Giving Design Advice

In an ideal work environment software designers freely ask for and offer constructive criticism and openly discuss issues. They don’t take criticism as personal affronts, and they and their managers make intelligent, informed decisions.

OK, so how do design discussions play out where you work? In my latest IEEE Software design column I discuss some effective ways to give advice as well as hurdles you may have to overcome before your advice is heeded. Being an effective critic, advisor, and design colleague isn’t purely a matter of being on top of your technical game. Cognitive biases affect how people naturally (and often illogically) receive and process information. They can have a big impact on how you your advice is received and interpreted. If you want to get better at communicating suggestions to others, you should become more aware of these biases and look for ways to mitigate or avoid them. Wikipedia has a good overview of cognitive biases in how people assess risk, make decisions, and rationalize them after the fact.

To whet your appetite for this topic I’ll mention one bias that has probably bitten every programmer at least once. A confirmation bias is when a person looks for what confirms a strongly held belief while ignoring or undervaluing contradictory evidence. Have you ever found yourself unable to isolate a software bug because you insisted that your software just couldn’t work that way? Your confirmation bias might have prevented you from noticing facts that would lead you more swiftly to identifying the bug’s root cause. I like the idea presented in Debugging by Thinking by Robert Charles Metzger that taking on the different mindset of a detective, mathematician, safety expert, psychologist (one of my personal favorites), computer scientist or engineer you can get a better slant on tracking down a bug. According to the author, “Each way has an analogy, a set of assumptions that forms a worldview, and a set of techniques associated with it.” In designing as well as debugging, having a variety of worldviews for tackling a problem helps you avoid getting stuck in a rutand pick the right strategy based on the context. One way to get around a confirmation bias is to shake yourself out of the normal way of doing business.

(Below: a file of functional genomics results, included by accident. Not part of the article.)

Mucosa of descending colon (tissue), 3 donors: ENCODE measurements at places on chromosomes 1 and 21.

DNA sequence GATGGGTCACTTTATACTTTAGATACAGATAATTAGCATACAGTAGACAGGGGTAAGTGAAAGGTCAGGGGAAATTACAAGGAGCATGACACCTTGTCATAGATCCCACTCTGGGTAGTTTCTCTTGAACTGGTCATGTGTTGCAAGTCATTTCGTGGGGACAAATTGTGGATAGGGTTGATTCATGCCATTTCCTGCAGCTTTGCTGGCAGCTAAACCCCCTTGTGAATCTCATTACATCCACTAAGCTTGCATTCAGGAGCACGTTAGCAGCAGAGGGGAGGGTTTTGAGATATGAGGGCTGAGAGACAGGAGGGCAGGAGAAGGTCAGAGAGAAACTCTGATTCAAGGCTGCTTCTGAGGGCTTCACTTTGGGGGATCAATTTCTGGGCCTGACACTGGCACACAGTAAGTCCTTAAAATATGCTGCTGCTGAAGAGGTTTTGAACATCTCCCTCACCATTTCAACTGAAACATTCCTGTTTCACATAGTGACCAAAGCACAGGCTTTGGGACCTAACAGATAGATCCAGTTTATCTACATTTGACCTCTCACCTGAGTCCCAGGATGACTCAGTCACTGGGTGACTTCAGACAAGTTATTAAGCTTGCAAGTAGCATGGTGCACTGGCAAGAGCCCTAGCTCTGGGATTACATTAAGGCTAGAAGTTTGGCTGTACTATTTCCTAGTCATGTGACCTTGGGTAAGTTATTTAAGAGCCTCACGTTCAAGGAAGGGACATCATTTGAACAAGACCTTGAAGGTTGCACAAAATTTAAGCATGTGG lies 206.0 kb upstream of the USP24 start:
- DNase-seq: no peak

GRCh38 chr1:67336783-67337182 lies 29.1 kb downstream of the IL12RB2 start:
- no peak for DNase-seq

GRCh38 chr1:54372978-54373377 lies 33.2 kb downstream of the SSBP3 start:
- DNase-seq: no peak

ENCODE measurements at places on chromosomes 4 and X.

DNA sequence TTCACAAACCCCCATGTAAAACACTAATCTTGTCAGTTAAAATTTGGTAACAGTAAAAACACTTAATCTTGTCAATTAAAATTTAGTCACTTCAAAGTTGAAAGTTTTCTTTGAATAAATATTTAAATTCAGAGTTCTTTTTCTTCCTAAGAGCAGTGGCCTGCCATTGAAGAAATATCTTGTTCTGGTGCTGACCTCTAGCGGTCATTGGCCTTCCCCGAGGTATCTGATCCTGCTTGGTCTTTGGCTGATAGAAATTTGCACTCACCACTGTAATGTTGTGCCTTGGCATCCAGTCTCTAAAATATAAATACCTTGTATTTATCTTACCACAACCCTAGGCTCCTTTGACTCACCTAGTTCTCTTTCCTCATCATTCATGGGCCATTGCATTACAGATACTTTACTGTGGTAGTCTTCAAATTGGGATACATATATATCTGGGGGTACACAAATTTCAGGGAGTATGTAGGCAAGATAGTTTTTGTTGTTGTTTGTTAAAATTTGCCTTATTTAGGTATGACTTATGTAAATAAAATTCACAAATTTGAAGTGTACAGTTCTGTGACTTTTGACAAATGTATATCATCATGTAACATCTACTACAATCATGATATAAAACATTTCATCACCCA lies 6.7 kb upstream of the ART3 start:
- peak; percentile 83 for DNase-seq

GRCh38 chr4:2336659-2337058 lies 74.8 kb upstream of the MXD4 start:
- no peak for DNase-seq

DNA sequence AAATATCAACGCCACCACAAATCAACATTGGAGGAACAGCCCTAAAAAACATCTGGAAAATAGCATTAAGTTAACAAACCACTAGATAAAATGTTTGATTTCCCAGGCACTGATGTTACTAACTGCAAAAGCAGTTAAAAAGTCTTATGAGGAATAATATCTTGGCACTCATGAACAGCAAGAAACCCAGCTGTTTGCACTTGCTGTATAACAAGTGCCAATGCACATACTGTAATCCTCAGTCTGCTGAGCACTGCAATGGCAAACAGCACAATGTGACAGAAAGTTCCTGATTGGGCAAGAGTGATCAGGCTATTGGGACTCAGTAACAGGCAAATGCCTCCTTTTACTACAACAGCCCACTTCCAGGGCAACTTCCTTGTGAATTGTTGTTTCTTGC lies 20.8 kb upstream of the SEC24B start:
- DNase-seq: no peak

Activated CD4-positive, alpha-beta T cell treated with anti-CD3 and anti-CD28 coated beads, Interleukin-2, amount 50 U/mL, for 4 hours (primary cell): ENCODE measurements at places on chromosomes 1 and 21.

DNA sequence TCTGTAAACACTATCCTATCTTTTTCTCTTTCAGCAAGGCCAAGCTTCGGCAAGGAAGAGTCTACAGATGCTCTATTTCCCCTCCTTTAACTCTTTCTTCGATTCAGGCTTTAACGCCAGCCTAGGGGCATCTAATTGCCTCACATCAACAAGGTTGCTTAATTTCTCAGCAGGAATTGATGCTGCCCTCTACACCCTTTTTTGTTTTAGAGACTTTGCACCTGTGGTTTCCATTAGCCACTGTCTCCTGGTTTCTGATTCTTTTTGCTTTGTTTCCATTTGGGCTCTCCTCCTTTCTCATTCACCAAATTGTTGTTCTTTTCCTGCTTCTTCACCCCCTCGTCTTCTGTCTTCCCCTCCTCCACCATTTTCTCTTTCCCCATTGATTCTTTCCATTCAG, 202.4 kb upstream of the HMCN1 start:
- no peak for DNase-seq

Cognitive biases aren’t good or bad. They just are. And if you work with others it helps if you can identify biases that lead you (or others) to jump to conclusions, hold onto an idea when it should probably be discarded, or ignore risks. That knowledge can help you tune your message and become aware of and avoid bias traps.